Organizers of an effort to guarantee healthcare choices in Missouri are gearing up to collect signatures to put the idea on the November, 2010 ballot. A group known as Missourians United for Choice in Healthcare (MUCH) believes choosing a healthcare provider is a fundamental principle of health care reform.
Holly Cuoco, a cancer survivor, is President of MUCH. She says that while so many Americans are taking part in the current healthcare debate, this idea transcends the national discussion. And, she wants Missouri to join more than 30 other states that have already approved some form of protection of choice.
"Missouri is kind of lagging behind," said Cuoco in an interview with the Missourinet. "There are 31 states in the United States that already have these laws that protect patients in a similar fashion – and most of the bordering states to Missouri have this."
Cuoco wants a Missouri patient to be allowed to keep his or her doctor if the patient changes jobs or loses a job.
"It’s about patients," said Cuoco. "That’s my concern, that patients across the whole state of Missouri get to make some of those choices with their doctor – instead of an insurance company."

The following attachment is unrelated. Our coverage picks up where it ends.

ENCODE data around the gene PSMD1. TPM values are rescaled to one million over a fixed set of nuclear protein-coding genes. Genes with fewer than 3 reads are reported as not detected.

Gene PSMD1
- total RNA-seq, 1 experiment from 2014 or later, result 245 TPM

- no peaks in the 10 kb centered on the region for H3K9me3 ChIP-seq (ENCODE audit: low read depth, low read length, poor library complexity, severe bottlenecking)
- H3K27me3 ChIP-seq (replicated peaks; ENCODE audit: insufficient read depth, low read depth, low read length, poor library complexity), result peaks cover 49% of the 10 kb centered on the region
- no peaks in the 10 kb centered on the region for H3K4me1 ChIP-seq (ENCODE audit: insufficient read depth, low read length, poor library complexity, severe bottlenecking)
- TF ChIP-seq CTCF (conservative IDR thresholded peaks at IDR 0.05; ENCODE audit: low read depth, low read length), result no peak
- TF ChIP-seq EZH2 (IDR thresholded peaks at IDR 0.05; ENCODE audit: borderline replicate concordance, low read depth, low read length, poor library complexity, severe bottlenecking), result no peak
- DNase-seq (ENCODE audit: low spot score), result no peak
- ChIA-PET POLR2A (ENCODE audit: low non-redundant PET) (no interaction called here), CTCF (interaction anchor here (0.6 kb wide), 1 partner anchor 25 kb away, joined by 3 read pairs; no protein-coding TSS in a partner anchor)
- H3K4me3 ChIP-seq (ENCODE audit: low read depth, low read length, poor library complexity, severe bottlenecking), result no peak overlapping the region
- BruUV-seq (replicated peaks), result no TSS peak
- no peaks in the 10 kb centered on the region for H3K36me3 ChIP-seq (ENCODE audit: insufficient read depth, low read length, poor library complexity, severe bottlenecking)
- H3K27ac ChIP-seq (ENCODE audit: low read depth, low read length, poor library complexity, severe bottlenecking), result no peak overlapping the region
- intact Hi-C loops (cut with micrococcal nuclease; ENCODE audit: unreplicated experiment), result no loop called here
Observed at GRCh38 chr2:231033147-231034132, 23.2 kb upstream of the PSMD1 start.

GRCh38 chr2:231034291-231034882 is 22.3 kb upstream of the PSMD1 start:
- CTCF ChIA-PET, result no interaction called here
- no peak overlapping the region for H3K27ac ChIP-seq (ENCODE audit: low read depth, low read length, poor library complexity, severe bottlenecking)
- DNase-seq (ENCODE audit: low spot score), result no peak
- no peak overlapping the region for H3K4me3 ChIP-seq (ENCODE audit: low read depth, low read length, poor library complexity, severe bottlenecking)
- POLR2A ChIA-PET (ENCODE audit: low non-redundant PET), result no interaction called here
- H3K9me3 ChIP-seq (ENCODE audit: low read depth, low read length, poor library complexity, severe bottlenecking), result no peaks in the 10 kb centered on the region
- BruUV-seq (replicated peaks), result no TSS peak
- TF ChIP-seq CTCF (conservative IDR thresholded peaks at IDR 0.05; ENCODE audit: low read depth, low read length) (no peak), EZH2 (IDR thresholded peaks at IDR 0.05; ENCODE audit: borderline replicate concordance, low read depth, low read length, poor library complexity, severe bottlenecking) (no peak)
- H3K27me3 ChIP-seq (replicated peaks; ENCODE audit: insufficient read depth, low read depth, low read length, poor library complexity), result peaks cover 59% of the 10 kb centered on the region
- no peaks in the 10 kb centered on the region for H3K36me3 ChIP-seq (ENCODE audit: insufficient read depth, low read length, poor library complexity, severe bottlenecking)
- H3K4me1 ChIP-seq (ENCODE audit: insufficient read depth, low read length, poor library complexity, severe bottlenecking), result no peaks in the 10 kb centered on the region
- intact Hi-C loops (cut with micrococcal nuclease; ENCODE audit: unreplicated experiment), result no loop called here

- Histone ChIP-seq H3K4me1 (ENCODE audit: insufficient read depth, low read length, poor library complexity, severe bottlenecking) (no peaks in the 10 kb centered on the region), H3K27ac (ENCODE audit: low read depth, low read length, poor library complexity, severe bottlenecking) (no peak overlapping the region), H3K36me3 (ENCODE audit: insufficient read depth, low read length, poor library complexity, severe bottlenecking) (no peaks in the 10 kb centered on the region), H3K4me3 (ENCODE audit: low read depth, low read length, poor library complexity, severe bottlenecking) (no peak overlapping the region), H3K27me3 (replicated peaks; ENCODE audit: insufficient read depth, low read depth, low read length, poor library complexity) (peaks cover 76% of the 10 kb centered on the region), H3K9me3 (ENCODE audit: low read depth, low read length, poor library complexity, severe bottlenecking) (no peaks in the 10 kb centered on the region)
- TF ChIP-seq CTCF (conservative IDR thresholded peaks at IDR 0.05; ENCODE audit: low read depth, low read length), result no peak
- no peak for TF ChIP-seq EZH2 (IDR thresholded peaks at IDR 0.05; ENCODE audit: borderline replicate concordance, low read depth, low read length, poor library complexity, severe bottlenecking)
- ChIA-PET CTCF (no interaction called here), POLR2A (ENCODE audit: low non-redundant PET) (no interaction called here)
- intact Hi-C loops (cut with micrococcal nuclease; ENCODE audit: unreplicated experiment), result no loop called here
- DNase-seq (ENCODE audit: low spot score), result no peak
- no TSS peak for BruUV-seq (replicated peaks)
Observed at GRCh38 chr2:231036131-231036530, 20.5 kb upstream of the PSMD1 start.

The Secretary of State’s Office has cleared MUCH’s petition for circulation, allowing MUCH to get going on collecting about 155,000 signatures to get the measure on the ballot.
"We’ll start getting all those signatures the rest of this year and then next spring, by May," said Cuoco. "Hopefully, that will give us time to educate people in Missouri as to what this is really all about – it’s about trying to allow them to choose their doctor – have that right."
Supporters of choice have tried, in the past, to move the idea through the General Assembly. But the idea has stalled, so organizers are taking the initiative petition route.
The formula for getting constitutional changes on the November, 2010 ballot calls for signatures to be collected from registered voters – with the number equal to eight percent of the total votes cast in the 2008 Governor’s election – and those signatures must come from six of the state’s nine congressional districts. The signatures must be submitted by May 2nd.